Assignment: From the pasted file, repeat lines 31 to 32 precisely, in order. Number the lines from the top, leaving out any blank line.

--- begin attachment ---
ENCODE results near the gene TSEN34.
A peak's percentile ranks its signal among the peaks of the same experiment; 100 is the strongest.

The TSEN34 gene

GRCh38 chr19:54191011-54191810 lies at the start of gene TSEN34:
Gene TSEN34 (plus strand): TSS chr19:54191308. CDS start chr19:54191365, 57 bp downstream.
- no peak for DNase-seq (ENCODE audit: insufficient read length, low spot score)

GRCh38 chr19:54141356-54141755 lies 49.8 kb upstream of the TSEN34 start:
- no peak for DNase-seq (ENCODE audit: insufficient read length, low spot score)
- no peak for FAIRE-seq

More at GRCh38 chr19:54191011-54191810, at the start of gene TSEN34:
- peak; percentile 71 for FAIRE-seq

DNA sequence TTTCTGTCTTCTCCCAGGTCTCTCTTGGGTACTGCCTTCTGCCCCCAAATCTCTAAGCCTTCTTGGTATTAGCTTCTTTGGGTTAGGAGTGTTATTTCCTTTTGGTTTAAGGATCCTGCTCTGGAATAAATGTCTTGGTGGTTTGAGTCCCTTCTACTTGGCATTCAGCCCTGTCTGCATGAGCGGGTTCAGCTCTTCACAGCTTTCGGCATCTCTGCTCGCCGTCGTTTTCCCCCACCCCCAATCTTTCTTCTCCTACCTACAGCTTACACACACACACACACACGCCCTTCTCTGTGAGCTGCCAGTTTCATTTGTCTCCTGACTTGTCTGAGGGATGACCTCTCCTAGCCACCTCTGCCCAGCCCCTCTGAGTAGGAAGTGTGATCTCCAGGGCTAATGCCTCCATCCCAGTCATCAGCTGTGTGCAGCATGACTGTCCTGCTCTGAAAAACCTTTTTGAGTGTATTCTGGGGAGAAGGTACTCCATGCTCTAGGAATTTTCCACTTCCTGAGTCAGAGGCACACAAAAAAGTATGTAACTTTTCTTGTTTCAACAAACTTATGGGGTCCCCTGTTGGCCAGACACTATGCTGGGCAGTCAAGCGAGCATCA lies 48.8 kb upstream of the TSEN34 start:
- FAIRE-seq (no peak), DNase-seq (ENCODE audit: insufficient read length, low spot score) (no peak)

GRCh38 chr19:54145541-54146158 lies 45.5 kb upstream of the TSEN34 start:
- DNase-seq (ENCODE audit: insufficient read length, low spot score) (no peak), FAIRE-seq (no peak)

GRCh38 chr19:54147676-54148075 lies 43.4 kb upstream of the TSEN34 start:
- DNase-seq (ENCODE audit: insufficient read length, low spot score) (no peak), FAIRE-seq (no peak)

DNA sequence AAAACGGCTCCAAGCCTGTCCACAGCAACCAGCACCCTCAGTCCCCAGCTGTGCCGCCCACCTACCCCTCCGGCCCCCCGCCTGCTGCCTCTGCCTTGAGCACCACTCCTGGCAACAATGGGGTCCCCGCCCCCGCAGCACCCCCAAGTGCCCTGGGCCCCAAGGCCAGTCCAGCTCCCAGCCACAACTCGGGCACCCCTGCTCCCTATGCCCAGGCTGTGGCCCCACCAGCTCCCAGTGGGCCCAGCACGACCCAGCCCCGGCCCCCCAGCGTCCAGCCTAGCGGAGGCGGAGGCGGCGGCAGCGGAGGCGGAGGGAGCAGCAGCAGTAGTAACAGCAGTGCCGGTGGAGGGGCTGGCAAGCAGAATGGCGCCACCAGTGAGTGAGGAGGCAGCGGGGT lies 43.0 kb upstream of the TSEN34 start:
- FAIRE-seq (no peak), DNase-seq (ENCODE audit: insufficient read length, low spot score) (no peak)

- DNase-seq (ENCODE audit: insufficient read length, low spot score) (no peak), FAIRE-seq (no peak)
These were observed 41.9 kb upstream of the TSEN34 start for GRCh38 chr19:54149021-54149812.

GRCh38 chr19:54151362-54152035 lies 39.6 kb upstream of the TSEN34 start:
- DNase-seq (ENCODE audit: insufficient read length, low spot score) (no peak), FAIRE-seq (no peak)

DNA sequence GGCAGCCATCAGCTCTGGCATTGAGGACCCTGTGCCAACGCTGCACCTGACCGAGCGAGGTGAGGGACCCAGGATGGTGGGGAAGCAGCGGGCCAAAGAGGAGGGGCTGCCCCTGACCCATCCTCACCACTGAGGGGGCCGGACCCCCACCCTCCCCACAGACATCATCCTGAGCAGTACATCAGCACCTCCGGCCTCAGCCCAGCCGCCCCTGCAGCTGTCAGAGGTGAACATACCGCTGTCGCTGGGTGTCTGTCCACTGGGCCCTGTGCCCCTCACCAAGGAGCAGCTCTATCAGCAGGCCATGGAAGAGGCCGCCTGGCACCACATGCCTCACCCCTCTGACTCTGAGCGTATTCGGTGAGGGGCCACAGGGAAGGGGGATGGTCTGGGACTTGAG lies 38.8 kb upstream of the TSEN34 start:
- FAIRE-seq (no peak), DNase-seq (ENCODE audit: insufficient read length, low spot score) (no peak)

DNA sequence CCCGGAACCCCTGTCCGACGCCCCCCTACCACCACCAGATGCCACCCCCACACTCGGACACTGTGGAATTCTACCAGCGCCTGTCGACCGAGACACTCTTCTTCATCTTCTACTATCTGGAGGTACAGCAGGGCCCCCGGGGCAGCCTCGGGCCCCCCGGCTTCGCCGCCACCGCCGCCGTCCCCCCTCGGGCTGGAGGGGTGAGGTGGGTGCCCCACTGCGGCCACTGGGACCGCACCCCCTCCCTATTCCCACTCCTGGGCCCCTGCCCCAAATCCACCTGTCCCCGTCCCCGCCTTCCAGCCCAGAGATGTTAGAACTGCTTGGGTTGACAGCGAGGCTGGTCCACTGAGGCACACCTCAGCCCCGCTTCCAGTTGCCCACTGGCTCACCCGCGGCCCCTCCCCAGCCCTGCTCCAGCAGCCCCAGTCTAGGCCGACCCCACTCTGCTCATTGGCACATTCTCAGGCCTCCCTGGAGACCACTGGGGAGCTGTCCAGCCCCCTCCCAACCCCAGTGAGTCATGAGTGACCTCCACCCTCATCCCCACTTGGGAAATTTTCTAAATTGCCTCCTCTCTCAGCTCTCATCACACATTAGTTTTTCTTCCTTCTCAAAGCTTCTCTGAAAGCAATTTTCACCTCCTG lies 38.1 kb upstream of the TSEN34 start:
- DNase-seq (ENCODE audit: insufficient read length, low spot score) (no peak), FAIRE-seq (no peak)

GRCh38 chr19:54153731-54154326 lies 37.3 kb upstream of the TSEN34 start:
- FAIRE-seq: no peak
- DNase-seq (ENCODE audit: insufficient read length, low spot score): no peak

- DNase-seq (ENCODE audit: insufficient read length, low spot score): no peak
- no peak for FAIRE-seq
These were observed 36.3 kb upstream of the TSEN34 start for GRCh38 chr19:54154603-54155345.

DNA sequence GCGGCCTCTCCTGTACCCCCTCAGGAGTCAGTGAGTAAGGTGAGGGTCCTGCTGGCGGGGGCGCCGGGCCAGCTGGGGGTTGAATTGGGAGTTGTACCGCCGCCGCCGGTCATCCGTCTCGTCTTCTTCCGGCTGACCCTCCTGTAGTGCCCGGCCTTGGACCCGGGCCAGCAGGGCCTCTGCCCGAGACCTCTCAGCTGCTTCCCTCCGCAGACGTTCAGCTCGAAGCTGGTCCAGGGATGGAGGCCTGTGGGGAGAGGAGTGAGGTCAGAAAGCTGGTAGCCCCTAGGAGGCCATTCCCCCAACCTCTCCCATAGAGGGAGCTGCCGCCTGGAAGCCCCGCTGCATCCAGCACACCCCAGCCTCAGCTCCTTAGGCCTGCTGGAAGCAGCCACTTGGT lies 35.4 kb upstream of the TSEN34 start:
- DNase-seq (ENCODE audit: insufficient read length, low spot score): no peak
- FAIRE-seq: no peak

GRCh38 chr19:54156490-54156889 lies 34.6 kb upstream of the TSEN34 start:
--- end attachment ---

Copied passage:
- DNase-seq (ENCODE audit: insufficient read length, low spot score): no peak
- no peak for FAIRE-seq